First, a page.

Kevin O’Neill’s “Fraud” Allegations

Over the past year or so, Mann’s “ClimateBall” defenders have taken an increasing interest in trying to vindicate Mannian principal components, the flaws of which Mann himself has never admitted.  Indeed, in Mann’s self-serving Hockey Stick Wars, Mann once again claimed that the defective method was simply an “alternative centering convention”. So far, I’ve taken little interest in such efforts because, as far as I’m concerned, the defectiveness of Mannian principal components is established beyond any reasonable cavil. My attitude towards such efforts is probably not unlike Andrew Lacis’ attitude towards skydragons and their supposed slayers.

But the rhetoric of such efforts has increased in both volume and intensity.  In recent comments at at Judy Curry’s (here), Kevin O’Neill accused the Wegman Report of “real fraud”,  citing, as one of his major counts, its supposedly “deceptive display of only upward-pointing ‘hockey sticks’ – though half of them would have had to be downward pointing” .  O’Neill challenged Curry for her supposed failure to recognize “real fraud”. O’Neill’s explanation for the supposed “fraud” was that it was “pretty obvious that a downward sloping hockey stick wouldn’t look like MBH.  The Wegman Report was a political hatchett job.”

However, the 2006 NAS Panel also showed only upside-up simulated PC1s in their figure 9-2 illustrating the bias in Mannian principal components, explaining that the sign of a principal component series is arbitrary (a point previously made in MM05) and therefore selecting the arbitrary sign to align the PC1s to be upward-pointing.  In addition, the coauthors of Juckes et al 2007 (including Briffa, Osborn, Myles Allen) similarly observed that the sign of PC series is arbitrary and re-oriented them to match the 20th century trend. So, if the technique is “real fraud”, as O’Neill alleges, the supposed “fraud” reaches far beyond the walls of the Wegman report, including both the NAS panel and the coauthors of Juckes et al 2007, a conspiracy of Lewandowskian proportions.

Further, Mann himself flipped over the downward-pointing MBH99 PC1 not just in the regression, but for the calculation of the Mannkovitch bodge illustrated in MBH99 Figure 2. Jean S has ably exposed the Mannkovitch bodge, but even Jean S did not take exception to Mann re-orienting the MBH99 PC1 to be upward pointing. But if O’Neill is correct in characterizing such re-orientation as “deceptive” and as “fraud” (on which I firmly  disagree), he would, ironically, be providing an additional reason for Steyn to have used the term “fraudulent” to describe the MBH99 hockey stick.

But, in fact, far from being “deceptive”,  the technique used by the NAS Panel (and Wegman) is not only legitimate, but more appropriate than displays that fail to allow for the fact that the sign of a PC series is arbitrary.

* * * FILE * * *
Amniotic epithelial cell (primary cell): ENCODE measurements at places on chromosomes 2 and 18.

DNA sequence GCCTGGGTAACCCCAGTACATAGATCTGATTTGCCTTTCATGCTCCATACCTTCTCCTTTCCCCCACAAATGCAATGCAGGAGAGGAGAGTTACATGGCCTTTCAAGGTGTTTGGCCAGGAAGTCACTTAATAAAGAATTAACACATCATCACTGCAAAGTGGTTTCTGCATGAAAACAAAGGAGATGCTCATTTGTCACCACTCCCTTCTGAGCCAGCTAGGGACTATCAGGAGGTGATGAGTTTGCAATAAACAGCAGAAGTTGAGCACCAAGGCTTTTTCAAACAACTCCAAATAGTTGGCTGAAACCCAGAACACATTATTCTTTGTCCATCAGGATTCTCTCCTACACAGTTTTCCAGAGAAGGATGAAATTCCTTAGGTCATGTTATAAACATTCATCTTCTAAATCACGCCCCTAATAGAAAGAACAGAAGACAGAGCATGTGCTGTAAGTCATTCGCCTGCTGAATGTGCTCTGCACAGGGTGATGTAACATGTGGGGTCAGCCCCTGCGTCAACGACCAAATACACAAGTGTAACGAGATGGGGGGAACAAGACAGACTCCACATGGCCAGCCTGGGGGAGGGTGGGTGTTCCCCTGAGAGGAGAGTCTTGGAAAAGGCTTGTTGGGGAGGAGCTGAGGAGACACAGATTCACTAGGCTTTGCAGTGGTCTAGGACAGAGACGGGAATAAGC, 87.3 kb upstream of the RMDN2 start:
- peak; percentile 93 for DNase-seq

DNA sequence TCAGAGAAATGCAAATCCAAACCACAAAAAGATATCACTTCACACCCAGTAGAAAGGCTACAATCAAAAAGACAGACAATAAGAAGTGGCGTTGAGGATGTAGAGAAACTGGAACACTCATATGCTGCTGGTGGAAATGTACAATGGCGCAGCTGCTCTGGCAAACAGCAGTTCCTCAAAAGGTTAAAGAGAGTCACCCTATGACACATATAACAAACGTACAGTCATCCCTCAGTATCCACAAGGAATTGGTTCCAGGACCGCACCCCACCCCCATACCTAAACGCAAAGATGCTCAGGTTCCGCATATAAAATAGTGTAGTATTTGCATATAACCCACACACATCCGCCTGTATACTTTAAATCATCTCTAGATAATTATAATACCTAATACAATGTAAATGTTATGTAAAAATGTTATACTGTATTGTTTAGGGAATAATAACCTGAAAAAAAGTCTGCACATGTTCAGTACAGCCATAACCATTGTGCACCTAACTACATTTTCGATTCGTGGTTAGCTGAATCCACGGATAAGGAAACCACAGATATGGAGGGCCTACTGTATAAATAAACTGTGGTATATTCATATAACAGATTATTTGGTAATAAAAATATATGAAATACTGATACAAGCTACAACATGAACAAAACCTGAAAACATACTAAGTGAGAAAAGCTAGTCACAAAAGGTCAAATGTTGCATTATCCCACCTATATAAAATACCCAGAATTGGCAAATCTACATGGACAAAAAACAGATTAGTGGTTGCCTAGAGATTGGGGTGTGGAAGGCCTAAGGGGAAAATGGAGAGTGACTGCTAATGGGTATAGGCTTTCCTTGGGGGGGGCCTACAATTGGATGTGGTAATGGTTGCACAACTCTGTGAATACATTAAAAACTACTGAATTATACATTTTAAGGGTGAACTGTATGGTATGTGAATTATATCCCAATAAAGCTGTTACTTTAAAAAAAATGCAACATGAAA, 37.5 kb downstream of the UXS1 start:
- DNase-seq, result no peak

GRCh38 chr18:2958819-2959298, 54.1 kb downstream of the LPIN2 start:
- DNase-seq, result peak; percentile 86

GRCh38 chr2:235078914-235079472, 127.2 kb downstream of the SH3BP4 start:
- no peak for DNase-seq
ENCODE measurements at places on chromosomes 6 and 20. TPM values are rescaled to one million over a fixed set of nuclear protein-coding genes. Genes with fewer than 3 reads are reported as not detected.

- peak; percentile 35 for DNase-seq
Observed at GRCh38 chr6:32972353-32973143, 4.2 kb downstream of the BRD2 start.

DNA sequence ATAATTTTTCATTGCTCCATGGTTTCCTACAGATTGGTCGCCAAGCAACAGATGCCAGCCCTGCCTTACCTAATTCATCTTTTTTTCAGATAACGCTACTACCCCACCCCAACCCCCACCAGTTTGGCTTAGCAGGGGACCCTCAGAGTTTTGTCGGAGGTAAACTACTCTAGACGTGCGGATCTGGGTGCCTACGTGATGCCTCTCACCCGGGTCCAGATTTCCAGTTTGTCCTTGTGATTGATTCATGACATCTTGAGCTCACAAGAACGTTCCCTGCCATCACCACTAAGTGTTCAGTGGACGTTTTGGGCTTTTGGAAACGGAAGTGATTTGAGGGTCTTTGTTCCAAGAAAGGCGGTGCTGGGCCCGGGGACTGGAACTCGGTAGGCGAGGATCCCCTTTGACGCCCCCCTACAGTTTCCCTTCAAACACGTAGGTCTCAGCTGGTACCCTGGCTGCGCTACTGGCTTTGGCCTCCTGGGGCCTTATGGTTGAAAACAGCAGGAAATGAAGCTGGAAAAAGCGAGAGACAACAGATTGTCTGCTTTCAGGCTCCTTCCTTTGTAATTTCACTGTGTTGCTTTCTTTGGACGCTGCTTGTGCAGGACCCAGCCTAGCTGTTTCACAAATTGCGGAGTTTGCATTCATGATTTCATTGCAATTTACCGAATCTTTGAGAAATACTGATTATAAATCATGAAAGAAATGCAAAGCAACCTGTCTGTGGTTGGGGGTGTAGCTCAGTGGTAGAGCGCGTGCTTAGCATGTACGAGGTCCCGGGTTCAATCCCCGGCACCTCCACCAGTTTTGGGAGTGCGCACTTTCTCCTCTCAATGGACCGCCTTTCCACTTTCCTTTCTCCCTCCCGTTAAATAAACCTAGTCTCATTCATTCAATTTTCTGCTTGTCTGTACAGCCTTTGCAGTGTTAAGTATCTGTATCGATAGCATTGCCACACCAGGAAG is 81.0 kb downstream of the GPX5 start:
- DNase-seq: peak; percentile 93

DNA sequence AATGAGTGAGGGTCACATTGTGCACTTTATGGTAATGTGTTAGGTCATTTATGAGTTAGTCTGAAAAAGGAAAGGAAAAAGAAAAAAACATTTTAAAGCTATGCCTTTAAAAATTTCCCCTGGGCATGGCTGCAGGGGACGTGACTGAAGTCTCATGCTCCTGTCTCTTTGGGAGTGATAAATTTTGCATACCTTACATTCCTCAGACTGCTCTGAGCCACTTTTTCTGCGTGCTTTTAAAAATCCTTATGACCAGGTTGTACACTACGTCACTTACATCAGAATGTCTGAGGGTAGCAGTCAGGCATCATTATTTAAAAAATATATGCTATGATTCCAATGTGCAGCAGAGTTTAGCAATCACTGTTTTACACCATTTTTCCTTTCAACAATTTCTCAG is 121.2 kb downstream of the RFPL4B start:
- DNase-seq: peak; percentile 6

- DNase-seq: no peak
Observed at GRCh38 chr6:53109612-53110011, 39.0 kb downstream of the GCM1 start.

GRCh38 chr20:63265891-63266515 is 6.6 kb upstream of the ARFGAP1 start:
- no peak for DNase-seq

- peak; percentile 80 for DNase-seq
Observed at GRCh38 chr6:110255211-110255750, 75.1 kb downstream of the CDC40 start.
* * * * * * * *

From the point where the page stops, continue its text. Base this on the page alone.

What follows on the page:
MM05

In my opinion, MM05 (GRL) stated that simulated PC1s occurred in both upside-up and upside-down orientations about as clearly as one could possibly wish for.

The hockey sticks were upside-up about half the time and upside-down half the time, but the 1902-1980 mean is almost never within one sigma of the 1400-1980 mean under the MBH98 method.

We also showed a histogram showing a bifurcated distribution of  the difference between 1902-1980 means and 1400-1980 means divided by standard deviation (a simple measure of what we termed “Hockey Stick Index” (HSI) ): about half the values were positive (upside-up) and half were negative (upside-down.)  We observed that PCs had “no inherent orientation”and that any apparent orientation of a PC1 was washed out in the regression step anyway, also pointing out that the archived MBH99 PC1 pointed down and was inverted in the regression step:

PC series have no inherent orientation and, since the MBH98 methodology uses proxies (including the NOAMER PC1) in a regression calculation, the fit of the regression is indifferent to whether the hockey stick is upside-up or upside-down. In the latter case, the slope coefficient is negative.

Because of this property, we considered the absolute value of the HSI in observing that Mannian PCs “nearly always” produced a HS-shaped PC1: we reported that the HSI  was greater than 1 more than 99% of the time using Mannian PCs.

This property also entailed that graphical representation of the hockeystick-ness of PC1 series was most appropriately demonstrated by choosing the arbitrary sign of an individual PC series so that the hockeysticks pointed up.

While we did not show a 12-panel figure corresponding to Wegman Figure 4.4 in our two contemporary articles (MM05-GRL or MM05 -EE) or (to my recollection in any contemporary presentations), we did show a four-panel figure of this type in contemporary presentations, e.g. in one of the earliest CA posts here. In addition, MM05 Figure 1 is a two-panel figure showing one simulated PC1 upside-up, with the following covering text:

The simulations nearly always yielded PC1s with a hockey stick shape, some of which bore a quite remarkable similarity to the actual MBH98 temperature reconstruction – as shown by the example in Figure 1.

Because Wegman’s Figure 4.4 has also attracted controversy, I will discuss it separately in a follow-up post.

The 2006 NAS Panel

The 2006 NAS Panel likewise observed that principal components have an “arbitrary sign” (a statement that is equivalent to our prior statement that they had no “inherent orientation”) and, for their Figure 9-2 illustrating the bias from Mannian principal components, they selected the sign so that “the last 100 values [was] higher on average than the remainder” (a positive HSI):